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Since Election Day came and went, I’ve broken my normal routine. As an American living in Canada for the past eight years, I cannot face the Canadians I see everyday and answer their questions about the election. I have not made my daily trip to Starbucks, the bank or the corner market. I’ve scurried in and out of my child’s school. I just couldn’t bear any more questions about what the United States is going to do now that we have President-elect Trump.

The wishful thinking for most Canadians, and myself, was that Hillary Clinton would definitely be elected. Various polls showed more than 70 percent of Canadians would have voted for Clinton, while fewer than 20 percent would vote for Trump.

Now that Trump’s been elected, there are many bewildered and puzzled people north of the U.S.-Canadian border, myself included.

I’m already tired of virtually every email or text I’ve gotten over the last couple of days, which often read “Sorry …” or “Now what?” That’s been the number one question asked by Canada’s surprised and very disappointed majority since the election.

On Nov. 9, my Canadian friends knew I was not my usual gregarious self when I wore all black with a baseball hat and my head down. Obviously I was in a somber mood, so the famously polite Canadians just nodded their condolences and said “Hey Steve” in a low-key manner. When I didn’t make conversation, they let me move along unbothered, which I appreciated.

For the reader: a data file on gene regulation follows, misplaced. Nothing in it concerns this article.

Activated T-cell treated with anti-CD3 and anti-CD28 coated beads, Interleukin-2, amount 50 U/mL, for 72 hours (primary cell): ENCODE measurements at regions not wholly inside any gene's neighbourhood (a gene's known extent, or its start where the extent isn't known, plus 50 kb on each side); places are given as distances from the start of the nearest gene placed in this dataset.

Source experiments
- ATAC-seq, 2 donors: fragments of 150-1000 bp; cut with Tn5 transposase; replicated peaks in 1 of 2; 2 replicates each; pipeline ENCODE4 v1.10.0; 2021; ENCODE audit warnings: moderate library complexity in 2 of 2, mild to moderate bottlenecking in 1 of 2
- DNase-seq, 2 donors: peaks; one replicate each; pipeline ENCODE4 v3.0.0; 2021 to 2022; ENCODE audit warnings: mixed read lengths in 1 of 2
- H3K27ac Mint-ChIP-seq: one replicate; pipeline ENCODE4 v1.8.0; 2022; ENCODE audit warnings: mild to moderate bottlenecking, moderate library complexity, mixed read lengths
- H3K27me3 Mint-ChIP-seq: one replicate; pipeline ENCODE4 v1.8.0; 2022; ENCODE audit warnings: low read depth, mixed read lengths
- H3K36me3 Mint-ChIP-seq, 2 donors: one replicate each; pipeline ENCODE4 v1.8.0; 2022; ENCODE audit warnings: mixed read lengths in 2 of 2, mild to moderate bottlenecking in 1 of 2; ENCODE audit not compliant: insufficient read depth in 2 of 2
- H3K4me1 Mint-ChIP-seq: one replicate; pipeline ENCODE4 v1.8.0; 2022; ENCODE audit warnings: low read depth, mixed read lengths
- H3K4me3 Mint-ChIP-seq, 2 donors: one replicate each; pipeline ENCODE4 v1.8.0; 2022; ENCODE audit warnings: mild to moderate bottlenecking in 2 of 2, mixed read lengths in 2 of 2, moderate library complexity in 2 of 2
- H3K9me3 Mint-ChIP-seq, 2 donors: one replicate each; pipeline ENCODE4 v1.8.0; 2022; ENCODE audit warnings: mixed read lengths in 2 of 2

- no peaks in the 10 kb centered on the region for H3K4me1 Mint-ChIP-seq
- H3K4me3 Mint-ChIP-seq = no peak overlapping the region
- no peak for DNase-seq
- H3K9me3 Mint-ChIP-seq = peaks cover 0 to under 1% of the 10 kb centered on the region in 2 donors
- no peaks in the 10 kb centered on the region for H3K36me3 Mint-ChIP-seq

Thankfully, at the time, Canadians respected my need to process the vote. Here in Toronto, the news continuously covers the surprise election results and the post-election protests. But I sensed my Canadian friends want to hear from an American firsthand.

Nov. 11 was Canada’s Remembrance Day to honor fallen soldiers, just as Americans celebrate Veterans Day. I decided to be more open that day with those who wanted to know my thoughts and feelings about what’s happening in the U.S. I told my Canadian peers I’m probably just as dismayed and disappointed as they are. After a tedious explanation of what the Electoral College is all about, I told them Americans have spoken, but unfortunately said something most Canadians did not want to hear.

Americans and Canadians are part of strong democratic societies. The transfer of power is part of being in a democracy — a democracy the soldiers we honor on Nov. 11 every year died for us to have. By honoring these election results, we further honor them and the sacrifices they made for our democratic way of life.

One of the most important parts of the democratic way of life is that we accept the results of any given election, whether we agree with them or not. When Canadians ask me, “Now what?” I’ll answer that I am a proud American. I will support the president, whether I’m happy about it or not. That’s the American way.

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Steven Manganello is a freelance advertisement writer living in Canada. Thinking of submitting an op-ed to the Washington Examiner? Be sure to read our guidelines on submissions.

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